We're getting ready to make some hockey history in February and the Syracuse Crunch would like as many youth hockey players as possible to be a part of the great outdoor adventure. Clear your schedules, reschedule any games and mark your calenders for February 20th. We'll learn more this week about the big game against the Binghamton Senators when the Crunch holds a press conference on Tuesday. I'm already hearing how the Crunch would very much like to see a big youth hockey tournout and have events in the week leading up to the first outdoor game in AHL history. It will be a great day for Syracuse hockey and for our kids. Stayed tuned. We'll keep you posted.

Thursday, November 19, 2009

Benefit for Brittany

She's fighting a courageous battle, off the ice and she's just 8 years old. Let's show her she's not alone by lending support to Brittany Karboski and her family. The spirited Salmon River Storm hockey player has been diagonosed with cancer. A fundraiser has been planned to help the family with expenses. I've always been impressed by the generosity and compassion in our Central New York hockey community and this would be the time to show it again. So spread the word to lace up on Sunday November 29th from 1:00pm to 3:00pm at the Haldane Ice Rink in Pulaski. Time for some teamwork with the goal of saving more than pucks on Sunday, the 29th.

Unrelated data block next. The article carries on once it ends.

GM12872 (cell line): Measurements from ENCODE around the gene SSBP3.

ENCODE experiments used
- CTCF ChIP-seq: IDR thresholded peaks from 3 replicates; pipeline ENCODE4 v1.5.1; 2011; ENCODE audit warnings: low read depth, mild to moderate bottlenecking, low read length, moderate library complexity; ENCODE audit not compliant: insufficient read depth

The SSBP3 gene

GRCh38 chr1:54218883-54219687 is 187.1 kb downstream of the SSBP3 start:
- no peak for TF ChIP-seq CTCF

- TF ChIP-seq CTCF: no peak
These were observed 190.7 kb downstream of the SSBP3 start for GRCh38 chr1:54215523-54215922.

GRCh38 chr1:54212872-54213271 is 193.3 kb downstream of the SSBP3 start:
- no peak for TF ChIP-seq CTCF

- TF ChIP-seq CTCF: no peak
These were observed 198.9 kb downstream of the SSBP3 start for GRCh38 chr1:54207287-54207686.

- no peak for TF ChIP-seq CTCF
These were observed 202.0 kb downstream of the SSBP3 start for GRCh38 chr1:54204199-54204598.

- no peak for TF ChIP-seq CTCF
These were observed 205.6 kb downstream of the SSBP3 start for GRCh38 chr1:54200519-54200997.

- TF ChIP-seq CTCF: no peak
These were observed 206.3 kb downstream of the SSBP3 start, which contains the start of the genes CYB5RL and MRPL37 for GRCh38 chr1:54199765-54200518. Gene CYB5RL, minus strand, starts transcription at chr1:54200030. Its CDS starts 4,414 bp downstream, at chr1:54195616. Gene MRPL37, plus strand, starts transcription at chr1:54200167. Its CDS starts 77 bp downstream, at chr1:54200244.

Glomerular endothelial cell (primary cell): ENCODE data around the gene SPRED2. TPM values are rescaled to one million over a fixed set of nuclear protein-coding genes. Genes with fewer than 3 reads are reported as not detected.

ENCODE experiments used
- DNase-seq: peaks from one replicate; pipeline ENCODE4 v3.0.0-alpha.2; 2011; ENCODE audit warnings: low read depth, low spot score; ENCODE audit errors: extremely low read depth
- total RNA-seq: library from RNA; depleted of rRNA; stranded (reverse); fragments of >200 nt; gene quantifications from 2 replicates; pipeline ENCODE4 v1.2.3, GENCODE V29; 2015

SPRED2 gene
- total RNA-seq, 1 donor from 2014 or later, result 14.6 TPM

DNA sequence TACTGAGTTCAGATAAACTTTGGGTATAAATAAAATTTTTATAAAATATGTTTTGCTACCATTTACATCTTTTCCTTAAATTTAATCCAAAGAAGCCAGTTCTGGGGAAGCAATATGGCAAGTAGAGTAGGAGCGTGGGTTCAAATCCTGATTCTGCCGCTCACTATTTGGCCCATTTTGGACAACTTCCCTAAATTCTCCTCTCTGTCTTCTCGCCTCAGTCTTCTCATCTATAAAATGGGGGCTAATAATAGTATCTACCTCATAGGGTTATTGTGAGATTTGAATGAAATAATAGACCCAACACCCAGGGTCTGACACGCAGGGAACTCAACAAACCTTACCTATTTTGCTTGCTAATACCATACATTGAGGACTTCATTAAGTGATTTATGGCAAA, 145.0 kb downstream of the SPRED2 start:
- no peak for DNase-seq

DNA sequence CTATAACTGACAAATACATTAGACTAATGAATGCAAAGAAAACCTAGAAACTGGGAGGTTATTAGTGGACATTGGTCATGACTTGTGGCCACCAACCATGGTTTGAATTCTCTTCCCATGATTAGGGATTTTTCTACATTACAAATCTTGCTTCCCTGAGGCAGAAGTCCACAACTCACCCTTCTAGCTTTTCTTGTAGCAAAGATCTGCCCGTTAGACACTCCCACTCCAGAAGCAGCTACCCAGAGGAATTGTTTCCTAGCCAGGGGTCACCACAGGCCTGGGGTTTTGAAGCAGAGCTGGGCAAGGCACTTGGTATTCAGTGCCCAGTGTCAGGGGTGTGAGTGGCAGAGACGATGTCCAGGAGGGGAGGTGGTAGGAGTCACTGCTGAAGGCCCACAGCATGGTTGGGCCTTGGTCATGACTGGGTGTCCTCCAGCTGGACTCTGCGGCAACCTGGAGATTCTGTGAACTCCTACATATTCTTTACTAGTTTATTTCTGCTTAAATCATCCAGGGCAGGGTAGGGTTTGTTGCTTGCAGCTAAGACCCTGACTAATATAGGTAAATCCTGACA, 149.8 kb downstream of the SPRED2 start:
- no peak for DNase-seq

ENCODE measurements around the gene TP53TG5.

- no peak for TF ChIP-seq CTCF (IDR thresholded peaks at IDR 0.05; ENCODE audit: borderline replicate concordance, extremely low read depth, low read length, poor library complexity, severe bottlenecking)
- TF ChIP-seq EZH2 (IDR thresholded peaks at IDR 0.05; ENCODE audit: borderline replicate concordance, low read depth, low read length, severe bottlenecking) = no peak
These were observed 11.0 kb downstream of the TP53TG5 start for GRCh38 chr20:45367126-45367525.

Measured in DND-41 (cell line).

For donation and pledge sheets contact:
Carol Ackley at 315-412-3521
Steve Olson 315-529-9782

Friday, November 13, 2009

Crunch for Another Decade

It's a done deal and let's celebrate! A new lease has been signed and that means we get to enjoy ten more years of Syracuse Crunch games at the downtown War Memorial. Good news for all of us hockey fans and for youth hockey. Crunch night experiences have long delivered some of the best memories for our kids. An afternoon youth hockey game, followed by a pizza party downstairs and a Kodak moment with Al. The hurried uniformed parade up the stairs to take over a section in the stands leaves little time to sit back , relax and enjoy the game. You've got to gather the kids, parade them back down the stairs to suit and lace them up. It never fails. With just a few minutes to spare, nature calls. You asked them how many times before they got all of their gear on? Any frantic moments quickly give way to feelings of pride and excitement as the kids take to the ice and skate between the periods. Then you hear it. The cheers from what sounds like an NHL-sized crowd. They're cheering for our kids. There they are. On the grand ice and giving the crowd plenty of reason to cheer. Memories that last a lifetime for you and for your youth hockey player. Here's to ten more memorable years.